International clinical psychopharmacology vol:13 Suppl 2 pages:S19-25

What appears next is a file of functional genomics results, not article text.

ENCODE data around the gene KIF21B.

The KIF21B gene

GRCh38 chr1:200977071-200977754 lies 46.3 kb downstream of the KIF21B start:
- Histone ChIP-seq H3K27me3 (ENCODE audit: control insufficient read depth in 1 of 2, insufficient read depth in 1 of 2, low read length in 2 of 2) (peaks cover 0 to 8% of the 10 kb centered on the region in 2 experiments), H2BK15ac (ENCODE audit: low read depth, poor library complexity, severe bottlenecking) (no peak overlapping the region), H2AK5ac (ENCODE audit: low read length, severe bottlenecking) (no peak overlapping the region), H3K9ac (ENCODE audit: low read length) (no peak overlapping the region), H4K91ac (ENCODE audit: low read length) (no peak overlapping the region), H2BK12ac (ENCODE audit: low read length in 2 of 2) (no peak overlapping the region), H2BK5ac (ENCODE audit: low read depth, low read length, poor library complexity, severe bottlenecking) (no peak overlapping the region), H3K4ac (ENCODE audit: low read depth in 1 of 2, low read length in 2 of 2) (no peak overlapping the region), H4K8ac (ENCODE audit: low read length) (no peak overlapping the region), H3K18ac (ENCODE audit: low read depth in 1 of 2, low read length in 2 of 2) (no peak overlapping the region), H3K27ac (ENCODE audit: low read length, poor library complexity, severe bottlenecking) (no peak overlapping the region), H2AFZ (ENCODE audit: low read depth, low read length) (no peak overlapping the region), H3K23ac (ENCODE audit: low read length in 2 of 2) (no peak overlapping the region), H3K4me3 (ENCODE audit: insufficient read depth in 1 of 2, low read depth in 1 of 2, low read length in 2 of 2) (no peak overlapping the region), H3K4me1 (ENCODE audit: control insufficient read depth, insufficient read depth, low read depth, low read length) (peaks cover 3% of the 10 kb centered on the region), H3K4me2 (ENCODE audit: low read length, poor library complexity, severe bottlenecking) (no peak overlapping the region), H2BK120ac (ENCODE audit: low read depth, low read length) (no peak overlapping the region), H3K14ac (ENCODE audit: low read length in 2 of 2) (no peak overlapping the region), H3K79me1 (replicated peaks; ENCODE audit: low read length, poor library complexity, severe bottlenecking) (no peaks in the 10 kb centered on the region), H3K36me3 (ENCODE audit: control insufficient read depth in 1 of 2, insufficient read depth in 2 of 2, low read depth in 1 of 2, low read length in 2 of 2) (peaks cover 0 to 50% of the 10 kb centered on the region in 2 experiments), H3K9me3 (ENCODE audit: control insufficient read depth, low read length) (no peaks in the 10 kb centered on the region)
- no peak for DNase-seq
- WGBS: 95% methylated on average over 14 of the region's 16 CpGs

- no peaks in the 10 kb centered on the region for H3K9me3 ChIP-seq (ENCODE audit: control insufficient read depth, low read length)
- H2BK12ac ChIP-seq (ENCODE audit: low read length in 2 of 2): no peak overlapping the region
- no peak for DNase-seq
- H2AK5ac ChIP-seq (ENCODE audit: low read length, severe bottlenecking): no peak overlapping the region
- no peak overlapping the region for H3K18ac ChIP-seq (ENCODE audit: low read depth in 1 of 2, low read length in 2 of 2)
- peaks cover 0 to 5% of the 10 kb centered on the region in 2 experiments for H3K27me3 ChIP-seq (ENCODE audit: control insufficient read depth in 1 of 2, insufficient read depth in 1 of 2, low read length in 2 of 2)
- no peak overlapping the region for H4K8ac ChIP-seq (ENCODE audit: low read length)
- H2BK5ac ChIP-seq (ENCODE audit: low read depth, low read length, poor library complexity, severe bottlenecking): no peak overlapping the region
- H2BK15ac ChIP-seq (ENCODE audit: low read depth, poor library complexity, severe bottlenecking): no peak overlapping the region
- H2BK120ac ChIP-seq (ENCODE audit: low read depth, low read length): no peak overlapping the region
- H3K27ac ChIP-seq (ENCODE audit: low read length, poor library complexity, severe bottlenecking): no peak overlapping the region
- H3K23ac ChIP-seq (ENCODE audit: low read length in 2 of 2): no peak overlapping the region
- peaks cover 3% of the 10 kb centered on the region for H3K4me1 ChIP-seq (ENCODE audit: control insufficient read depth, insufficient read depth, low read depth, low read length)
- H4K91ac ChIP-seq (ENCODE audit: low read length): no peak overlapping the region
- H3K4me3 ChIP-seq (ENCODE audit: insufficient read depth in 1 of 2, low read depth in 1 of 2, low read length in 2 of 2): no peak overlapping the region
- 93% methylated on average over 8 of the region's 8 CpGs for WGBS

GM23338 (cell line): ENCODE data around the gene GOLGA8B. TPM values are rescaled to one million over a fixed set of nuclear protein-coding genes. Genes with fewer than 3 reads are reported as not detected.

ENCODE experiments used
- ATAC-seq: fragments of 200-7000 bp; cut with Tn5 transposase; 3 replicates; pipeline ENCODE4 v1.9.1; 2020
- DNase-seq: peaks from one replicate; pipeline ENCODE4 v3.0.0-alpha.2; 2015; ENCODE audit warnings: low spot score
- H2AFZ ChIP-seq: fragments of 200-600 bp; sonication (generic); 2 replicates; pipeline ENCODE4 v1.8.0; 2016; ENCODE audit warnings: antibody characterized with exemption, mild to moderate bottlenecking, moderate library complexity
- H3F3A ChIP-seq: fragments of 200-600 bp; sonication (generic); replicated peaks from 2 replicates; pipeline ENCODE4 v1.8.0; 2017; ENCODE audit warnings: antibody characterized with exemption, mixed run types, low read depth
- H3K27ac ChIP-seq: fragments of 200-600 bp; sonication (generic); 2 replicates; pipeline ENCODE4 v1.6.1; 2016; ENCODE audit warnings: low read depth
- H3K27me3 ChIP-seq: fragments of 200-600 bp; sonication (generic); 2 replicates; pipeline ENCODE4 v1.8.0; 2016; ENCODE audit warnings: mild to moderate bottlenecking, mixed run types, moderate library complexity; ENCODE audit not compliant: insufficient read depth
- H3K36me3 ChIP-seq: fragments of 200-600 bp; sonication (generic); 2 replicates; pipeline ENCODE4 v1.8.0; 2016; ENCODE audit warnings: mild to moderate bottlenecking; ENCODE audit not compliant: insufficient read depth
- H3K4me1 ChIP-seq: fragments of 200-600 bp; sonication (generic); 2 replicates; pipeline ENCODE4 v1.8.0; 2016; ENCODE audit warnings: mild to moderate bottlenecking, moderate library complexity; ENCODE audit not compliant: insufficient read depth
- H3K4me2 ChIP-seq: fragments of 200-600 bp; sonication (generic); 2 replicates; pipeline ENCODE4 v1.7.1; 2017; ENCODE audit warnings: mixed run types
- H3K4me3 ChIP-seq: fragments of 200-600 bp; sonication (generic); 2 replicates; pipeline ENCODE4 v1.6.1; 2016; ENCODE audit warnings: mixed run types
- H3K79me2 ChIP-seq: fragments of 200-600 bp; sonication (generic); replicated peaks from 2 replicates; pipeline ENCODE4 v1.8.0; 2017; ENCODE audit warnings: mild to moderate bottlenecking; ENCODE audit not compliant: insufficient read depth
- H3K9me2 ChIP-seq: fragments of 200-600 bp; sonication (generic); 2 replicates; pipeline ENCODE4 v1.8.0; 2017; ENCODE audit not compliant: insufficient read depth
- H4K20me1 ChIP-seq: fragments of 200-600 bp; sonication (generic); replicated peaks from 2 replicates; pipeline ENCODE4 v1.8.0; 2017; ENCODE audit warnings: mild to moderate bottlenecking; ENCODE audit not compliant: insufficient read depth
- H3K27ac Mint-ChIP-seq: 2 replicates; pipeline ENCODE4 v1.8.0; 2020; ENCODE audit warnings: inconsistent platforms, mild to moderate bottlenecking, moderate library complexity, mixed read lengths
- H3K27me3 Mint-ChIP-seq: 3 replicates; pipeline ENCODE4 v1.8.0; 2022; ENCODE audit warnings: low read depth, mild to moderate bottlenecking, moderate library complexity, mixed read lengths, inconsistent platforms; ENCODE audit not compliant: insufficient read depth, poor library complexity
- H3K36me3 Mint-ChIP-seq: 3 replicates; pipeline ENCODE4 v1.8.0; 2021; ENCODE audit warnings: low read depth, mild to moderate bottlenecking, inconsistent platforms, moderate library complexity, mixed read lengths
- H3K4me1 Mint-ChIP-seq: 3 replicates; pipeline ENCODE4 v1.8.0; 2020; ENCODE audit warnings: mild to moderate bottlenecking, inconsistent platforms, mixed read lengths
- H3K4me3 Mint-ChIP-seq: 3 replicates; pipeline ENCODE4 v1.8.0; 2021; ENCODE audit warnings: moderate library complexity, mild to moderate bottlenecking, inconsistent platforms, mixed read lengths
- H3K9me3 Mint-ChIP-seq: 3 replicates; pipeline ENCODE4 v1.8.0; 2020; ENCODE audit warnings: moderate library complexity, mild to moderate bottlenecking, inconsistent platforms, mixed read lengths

Compliance with medical advice has always been a problem and there has always been discussion on who is to blame for noncompliance: the illness, the physician, the patient or the drug? A consensus between the physician's beliefs, views and representations of the nature and the etiology of the depression and of the treatment options on the one hand and the patient with his individual life story on the other is probably the best guarantee of reasonable compliance. In particular, a physician-patient consensus about the emotional meaning of the illness is essential: patients should be given the opportunity to express their feelings about the illness and what it signifies, and physicians should respond with feedback using the patient's concepts and emotional expression. Within this context of dialogue, patients may signal their resistance to and potential noncompliance with the physician's views. An empathic model of understanding can be used in the initial stages of the consultation. Finding an equilibrium between the cognitive-informational aspects of depressive illness and treatment on one hand and affective-motivational aspects on the other is a key factor in antidepressive treatment. Physicians should indeed always try to overcome the gap between the affective (empathy, motivational aspects) and the instrumental dimensions (correct diagnosis, adequate treatment) of their behavior.